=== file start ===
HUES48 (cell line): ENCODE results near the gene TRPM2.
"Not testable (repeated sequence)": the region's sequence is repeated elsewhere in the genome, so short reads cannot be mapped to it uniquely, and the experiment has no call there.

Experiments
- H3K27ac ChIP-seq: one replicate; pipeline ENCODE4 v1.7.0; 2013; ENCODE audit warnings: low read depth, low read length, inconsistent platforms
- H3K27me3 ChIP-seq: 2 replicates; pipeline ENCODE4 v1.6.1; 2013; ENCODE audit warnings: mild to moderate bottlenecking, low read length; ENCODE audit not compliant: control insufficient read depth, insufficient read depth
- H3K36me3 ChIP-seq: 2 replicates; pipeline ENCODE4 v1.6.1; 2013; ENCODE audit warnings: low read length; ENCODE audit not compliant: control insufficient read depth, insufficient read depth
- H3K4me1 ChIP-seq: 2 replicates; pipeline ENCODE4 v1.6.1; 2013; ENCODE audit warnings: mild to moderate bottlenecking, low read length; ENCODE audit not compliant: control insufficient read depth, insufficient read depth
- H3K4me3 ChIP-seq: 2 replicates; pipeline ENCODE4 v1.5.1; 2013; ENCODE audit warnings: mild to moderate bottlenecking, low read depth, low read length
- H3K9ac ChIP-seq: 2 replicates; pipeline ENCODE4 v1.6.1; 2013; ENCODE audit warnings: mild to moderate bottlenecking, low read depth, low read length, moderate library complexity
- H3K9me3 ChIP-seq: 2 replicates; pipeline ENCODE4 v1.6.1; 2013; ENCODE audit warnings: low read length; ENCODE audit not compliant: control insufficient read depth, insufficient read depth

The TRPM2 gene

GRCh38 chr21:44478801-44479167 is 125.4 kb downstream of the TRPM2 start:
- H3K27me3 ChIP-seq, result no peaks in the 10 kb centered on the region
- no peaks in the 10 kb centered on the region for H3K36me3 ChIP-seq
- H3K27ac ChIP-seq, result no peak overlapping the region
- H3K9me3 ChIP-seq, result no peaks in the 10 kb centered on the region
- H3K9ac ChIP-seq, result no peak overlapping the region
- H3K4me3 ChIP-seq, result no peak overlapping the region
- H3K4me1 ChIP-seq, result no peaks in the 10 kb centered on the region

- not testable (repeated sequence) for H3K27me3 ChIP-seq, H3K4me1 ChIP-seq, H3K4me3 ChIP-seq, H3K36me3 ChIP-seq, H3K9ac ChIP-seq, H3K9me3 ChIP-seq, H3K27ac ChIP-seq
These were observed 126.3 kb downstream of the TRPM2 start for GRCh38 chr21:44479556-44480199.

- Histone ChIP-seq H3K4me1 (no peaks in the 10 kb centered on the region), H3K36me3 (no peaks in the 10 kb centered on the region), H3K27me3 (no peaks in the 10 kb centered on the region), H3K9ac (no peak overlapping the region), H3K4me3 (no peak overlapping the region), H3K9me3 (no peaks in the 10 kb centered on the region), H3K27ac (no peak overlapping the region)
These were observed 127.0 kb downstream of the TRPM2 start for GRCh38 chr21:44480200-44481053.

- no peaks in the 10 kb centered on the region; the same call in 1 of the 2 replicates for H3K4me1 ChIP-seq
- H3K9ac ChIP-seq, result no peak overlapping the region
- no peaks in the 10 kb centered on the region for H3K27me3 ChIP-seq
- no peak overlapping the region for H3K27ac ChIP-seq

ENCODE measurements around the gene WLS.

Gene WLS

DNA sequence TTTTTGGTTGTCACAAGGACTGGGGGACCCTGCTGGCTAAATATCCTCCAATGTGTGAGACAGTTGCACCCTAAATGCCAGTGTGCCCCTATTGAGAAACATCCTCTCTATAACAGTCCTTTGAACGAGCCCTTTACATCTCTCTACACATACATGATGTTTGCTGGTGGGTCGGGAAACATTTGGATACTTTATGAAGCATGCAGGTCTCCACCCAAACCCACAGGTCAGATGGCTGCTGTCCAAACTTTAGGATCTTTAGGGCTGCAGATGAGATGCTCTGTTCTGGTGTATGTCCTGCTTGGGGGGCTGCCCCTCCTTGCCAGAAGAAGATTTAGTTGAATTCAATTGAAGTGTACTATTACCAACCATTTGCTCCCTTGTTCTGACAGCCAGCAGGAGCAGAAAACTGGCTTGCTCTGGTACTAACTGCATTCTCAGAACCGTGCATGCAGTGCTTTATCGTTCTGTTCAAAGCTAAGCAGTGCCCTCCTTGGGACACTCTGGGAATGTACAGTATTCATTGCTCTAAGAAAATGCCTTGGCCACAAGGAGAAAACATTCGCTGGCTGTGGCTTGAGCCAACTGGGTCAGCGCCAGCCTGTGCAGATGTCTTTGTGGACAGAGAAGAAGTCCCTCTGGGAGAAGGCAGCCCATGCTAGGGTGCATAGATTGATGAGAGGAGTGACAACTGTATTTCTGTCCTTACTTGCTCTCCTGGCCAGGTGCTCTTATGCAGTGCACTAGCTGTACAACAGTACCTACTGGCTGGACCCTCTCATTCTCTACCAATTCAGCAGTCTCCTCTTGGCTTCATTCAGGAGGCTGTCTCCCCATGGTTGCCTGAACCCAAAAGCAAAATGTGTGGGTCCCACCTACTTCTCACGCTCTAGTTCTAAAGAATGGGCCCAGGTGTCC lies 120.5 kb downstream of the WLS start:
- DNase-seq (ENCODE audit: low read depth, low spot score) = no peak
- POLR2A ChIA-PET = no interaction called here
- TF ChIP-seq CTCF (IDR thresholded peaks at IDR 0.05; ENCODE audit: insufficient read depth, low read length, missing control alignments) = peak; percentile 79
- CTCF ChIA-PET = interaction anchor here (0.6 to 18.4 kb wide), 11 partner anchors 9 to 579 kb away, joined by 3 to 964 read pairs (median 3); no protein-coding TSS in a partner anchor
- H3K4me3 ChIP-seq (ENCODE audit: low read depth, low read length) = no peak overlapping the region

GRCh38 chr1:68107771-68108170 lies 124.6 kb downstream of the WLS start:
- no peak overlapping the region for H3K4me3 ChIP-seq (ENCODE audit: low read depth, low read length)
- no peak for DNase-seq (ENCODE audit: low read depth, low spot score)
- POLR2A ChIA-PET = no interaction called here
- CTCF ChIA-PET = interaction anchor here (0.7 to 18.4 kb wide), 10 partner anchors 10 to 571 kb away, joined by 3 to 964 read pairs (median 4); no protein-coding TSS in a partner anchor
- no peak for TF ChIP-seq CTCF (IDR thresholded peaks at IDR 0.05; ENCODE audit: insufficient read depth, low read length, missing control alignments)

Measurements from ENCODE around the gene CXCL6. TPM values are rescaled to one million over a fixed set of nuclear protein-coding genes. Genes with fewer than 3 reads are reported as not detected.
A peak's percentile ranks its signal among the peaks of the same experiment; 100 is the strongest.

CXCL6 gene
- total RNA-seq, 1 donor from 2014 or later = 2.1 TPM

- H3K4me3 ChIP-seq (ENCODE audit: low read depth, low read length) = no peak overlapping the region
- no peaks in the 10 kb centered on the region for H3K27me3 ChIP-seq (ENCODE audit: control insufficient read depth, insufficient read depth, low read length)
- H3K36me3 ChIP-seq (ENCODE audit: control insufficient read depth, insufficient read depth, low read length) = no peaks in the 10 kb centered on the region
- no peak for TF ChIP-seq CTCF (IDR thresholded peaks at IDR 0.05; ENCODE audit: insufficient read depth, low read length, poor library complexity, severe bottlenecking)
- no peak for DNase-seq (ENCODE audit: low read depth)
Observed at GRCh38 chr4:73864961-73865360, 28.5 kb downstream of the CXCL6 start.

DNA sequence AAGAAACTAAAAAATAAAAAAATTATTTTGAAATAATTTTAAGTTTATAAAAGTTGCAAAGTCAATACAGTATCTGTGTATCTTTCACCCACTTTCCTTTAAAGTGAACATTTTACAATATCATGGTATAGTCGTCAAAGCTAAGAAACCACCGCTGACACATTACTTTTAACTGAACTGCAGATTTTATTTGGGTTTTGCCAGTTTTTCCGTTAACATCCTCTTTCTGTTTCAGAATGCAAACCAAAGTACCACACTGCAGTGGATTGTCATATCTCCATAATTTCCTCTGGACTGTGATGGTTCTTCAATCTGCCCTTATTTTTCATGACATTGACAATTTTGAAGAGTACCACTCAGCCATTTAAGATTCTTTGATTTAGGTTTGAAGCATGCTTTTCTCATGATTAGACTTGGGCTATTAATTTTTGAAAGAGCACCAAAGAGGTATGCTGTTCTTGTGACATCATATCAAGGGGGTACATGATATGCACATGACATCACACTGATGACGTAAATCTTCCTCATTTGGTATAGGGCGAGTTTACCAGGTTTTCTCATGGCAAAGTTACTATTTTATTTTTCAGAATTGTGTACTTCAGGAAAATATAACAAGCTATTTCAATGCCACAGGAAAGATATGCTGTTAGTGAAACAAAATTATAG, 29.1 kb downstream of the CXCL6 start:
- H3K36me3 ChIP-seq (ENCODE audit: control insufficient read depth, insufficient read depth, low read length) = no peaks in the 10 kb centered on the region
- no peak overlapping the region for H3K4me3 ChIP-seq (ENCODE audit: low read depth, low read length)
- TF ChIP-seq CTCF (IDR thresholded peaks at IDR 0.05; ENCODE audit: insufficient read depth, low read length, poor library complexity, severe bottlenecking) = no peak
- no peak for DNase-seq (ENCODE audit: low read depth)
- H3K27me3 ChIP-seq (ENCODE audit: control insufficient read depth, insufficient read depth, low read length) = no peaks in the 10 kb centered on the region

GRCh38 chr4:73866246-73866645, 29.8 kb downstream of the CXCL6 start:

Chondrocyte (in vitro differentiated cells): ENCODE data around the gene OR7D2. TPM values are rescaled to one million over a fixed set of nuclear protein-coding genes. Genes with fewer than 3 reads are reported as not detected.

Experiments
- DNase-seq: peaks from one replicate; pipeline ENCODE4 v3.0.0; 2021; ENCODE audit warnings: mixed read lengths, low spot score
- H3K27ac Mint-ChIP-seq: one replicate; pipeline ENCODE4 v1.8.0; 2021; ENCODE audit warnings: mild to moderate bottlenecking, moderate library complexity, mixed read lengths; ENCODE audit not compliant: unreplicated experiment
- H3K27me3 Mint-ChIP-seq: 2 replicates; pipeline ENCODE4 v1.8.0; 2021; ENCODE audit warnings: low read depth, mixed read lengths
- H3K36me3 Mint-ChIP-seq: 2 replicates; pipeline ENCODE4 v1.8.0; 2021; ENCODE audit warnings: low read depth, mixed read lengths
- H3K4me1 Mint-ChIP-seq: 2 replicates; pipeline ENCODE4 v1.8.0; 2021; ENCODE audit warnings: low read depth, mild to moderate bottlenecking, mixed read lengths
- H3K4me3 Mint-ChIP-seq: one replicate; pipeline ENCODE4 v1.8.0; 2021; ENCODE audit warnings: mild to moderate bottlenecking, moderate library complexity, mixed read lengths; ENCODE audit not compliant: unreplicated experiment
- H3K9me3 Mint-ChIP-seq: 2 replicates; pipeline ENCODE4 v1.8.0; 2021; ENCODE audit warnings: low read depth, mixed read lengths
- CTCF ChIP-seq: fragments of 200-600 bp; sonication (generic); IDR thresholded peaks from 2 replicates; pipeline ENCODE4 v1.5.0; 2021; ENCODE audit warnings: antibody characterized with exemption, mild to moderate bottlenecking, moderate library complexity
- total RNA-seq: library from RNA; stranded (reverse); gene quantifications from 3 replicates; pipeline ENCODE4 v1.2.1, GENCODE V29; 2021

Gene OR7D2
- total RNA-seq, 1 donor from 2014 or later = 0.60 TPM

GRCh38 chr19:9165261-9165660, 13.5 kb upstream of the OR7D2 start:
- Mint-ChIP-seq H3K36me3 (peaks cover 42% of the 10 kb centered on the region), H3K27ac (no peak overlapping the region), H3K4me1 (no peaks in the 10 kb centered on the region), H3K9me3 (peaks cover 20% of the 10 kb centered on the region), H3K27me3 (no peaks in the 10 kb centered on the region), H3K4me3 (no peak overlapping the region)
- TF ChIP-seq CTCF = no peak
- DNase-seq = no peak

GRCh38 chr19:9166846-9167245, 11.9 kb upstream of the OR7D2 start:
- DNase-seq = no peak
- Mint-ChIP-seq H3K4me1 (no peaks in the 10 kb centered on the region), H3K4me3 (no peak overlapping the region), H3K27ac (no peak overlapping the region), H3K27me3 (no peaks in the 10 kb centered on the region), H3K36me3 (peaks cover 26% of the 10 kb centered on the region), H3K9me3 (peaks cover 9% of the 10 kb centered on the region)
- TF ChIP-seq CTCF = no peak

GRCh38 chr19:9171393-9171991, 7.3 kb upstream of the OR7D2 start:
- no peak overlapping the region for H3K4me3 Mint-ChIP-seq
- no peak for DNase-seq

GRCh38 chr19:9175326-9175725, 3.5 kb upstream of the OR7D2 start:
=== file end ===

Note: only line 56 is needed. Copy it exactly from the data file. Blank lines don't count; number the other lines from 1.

- no peak for DNase-seq (ENCODE audit: low read depth)